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South Korean Killed by Land Mine Drifted From North

Aug. 1 (Bloomberg) -- A South Korean man was killed and another injured by a North Korean land mine that may have drifted south after being swept into a river by heavy rains, a military official said.

The men found two wooden boxes containing mines while fishing near the North Korea border late yesterday, an official at the Joint Chiefs of Staff said today by telephone in Seoul. One mine exploded, killing one man instantly, said the official, who declined to be named because of department policy.

The Associated Press reported the incident earlier today.

As many as 11 land mines, packed in wooden boxes, have been discovered since a device was found near the maritime border with North Korea on July 30, the official said. All of the mines were safely exploded and the military is searching for more, he said.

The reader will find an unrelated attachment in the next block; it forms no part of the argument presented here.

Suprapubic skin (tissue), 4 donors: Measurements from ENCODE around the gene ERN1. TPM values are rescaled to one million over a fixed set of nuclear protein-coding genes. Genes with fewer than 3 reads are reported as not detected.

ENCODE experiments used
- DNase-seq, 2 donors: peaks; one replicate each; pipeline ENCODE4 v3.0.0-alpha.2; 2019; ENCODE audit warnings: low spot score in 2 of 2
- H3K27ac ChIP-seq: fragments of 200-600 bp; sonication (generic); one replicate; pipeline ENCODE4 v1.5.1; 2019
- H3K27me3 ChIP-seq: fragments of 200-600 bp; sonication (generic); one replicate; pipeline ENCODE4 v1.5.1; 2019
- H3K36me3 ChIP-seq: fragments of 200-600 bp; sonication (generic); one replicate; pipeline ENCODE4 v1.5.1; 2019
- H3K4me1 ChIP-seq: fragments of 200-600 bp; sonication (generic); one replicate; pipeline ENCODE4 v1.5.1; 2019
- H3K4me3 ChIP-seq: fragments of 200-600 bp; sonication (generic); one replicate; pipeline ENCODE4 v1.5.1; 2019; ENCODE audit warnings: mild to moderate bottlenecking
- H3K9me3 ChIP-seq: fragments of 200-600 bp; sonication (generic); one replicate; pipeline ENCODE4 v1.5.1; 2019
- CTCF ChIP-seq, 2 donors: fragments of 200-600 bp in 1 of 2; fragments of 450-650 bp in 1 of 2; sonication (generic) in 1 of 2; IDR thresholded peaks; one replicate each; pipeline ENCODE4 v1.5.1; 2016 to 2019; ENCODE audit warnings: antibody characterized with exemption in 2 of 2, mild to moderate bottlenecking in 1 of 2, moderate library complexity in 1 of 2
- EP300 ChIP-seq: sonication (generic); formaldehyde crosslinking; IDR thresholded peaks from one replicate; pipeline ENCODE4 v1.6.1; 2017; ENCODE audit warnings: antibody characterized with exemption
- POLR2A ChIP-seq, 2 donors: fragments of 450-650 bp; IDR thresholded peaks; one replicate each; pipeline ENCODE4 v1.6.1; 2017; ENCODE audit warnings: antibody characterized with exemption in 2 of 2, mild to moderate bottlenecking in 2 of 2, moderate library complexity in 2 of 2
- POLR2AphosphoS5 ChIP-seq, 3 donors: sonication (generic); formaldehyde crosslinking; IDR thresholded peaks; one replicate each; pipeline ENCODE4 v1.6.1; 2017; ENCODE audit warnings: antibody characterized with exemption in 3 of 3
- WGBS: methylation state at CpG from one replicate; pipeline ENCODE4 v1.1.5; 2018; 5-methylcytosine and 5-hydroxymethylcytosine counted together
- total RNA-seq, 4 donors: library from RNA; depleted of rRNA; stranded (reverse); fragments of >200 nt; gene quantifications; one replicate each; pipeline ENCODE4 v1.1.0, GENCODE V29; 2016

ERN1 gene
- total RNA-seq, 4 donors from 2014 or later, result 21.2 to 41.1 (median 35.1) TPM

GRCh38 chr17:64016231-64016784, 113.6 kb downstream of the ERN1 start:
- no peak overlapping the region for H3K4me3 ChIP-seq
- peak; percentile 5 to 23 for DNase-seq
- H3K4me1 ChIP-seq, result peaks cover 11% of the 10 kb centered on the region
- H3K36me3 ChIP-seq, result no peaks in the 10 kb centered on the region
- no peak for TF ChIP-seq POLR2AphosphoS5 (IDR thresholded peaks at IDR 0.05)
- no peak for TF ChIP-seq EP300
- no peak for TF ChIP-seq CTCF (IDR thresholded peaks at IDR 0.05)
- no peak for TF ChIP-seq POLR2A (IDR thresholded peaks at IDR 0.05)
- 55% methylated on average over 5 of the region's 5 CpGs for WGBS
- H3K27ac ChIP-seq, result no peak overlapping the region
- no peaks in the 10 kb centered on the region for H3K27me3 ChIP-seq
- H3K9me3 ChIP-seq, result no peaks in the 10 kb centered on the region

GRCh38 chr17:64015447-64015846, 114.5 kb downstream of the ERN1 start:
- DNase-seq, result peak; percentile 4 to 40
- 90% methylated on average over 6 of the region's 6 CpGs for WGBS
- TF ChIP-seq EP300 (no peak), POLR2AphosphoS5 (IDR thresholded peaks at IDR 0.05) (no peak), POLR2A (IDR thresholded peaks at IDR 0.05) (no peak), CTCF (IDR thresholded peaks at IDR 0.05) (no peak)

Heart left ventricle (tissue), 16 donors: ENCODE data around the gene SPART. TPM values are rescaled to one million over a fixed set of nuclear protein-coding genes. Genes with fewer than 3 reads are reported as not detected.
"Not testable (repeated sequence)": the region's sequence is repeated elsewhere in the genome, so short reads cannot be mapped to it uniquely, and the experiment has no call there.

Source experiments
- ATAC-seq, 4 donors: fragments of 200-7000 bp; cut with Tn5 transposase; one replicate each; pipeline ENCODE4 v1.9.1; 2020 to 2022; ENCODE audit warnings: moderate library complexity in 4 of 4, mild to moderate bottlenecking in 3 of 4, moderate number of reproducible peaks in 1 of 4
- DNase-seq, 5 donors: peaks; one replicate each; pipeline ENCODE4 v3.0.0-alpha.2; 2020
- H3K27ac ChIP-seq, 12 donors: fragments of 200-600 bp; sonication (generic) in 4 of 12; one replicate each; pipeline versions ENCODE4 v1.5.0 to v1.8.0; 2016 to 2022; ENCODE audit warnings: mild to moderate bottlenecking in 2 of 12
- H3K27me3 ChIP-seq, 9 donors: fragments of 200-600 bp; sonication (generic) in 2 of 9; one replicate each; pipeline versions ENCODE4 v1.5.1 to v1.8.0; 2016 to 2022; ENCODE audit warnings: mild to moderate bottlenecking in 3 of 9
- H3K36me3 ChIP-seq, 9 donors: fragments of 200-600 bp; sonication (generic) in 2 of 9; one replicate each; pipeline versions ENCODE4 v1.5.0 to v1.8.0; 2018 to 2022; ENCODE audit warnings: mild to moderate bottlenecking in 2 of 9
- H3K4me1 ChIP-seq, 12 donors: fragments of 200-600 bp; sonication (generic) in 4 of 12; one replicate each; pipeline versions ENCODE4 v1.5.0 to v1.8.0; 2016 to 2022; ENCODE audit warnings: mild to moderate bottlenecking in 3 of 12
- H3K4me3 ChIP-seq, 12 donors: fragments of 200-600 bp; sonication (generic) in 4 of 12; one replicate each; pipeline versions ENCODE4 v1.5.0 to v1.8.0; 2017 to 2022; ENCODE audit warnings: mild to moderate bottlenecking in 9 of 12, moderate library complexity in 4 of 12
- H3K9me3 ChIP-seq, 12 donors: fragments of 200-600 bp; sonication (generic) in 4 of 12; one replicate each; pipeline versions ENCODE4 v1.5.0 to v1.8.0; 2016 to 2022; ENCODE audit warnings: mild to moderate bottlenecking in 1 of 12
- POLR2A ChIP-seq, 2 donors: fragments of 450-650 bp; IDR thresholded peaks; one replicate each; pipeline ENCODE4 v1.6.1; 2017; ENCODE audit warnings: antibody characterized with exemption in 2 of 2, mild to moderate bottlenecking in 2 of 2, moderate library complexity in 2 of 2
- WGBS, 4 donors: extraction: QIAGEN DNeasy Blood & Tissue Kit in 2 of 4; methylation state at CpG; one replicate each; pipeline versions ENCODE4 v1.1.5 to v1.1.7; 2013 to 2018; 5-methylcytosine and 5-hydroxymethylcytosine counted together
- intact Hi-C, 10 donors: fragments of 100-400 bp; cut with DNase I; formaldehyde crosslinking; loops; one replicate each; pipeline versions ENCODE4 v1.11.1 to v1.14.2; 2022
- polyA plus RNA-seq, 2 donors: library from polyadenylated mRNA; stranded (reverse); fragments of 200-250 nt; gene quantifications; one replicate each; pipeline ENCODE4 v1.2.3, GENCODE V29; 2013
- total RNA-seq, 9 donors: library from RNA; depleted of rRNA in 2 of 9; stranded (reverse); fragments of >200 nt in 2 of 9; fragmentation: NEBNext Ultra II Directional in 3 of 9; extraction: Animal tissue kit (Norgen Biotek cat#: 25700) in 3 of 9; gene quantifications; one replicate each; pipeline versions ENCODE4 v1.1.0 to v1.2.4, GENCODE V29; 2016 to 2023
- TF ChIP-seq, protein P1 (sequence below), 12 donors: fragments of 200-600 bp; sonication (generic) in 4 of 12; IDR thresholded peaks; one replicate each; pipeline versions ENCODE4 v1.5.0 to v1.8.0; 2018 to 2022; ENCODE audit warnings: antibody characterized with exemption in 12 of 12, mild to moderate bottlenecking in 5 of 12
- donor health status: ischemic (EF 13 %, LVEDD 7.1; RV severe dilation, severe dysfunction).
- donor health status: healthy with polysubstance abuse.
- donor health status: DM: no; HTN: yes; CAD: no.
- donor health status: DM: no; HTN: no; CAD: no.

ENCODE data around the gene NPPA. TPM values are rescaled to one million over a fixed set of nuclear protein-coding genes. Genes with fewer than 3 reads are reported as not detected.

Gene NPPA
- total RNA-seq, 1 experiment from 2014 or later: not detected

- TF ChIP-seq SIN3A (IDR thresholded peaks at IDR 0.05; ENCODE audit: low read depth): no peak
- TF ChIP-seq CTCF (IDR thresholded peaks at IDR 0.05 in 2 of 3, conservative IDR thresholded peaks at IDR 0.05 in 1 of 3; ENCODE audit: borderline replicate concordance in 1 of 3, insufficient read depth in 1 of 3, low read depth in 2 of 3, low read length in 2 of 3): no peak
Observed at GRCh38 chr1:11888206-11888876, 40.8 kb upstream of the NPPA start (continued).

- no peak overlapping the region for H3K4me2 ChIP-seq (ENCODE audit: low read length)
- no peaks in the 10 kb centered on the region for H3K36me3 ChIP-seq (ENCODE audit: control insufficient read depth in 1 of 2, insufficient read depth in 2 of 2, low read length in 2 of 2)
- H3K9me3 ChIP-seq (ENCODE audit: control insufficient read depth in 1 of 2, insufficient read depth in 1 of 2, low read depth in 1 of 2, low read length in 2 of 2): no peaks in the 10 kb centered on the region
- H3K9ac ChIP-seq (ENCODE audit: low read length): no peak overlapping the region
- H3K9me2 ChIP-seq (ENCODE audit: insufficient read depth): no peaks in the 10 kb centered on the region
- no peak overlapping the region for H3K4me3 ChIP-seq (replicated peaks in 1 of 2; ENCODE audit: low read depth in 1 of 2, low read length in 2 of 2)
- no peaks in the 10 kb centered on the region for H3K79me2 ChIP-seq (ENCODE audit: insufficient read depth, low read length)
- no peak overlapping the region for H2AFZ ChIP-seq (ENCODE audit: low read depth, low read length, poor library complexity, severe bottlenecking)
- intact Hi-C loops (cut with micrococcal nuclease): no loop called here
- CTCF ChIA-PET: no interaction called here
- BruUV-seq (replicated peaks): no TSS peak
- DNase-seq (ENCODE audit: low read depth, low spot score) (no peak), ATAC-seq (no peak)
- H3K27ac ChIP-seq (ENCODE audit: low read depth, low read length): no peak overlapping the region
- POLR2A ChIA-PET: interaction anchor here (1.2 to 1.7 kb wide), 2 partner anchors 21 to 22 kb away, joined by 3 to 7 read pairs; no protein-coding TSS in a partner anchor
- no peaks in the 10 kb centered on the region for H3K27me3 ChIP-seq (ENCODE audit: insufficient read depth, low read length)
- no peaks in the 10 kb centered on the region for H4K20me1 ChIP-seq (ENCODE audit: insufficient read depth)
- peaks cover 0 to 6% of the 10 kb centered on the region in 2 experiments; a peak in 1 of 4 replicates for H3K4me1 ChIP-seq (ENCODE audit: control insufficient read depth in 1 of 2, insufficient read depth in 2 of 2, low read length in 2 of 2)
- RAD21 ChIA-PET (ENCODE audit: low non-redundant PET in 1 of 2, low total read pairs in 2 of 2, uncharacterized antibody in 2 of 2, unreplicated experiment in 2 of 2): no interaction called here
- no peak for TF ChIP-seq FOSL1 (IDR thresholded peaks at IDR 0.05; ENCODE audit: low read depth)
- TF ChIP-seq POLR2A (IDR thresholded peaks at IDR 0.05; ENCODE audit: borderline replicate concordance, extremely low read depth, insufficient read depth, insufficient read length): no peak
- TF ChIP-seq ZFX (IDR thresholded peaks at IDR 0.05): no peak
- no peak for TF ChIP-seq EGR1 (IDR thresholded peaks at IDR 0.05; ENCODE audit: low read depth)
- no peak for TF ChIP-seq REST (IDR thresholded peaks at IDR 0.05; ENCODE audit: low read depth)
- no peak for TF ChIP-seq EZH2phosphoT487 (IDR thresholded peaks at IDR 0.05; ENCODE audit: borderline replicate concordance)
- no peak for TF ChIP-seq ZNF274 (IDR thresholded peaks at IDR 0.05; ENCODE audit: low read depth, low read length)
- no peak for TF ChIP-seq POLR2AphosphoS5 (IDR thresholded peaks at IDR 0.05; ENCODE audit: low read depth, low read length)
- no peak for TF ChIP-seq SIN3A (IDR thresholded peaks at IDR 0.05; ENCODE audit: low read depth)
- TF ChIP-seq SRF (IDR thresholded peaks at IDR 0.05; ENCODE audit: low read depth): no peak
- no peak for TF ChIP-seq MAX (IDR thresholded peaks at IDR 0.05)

The military also found 18 wooden boxes that were empty, according to the official. The boxes may have floated across the border after rains in North Korea, he said, adding that such cases often occur. It was unlikely North Korea intentionally released the land mines, the official said.

Torrential rain hit areas of North Korea on July 22-23, the state-run Korean Central News Agency reported at the time.

A South Korean warship sank near the western maritime border on March 26, in a torpedo attack an international panel blamed on North Korea. South Korea remains technically at war with North Korea after their 1950-53 war ended in a cease-fire which was never replaced by a peace treaty.

The countries are divided by the Demilitarized Zone, 4 kilometers (2.5 mile) wide, strewn with barbed wire and land mines, that stretches across their full 248-kilometer border.

To contact the reporter on this story: Bomi Lim in Seoul at blim30@bloomberg.net

To contact the editor responsible for this story: Paul Tighe at ptighe@bloomberg.net

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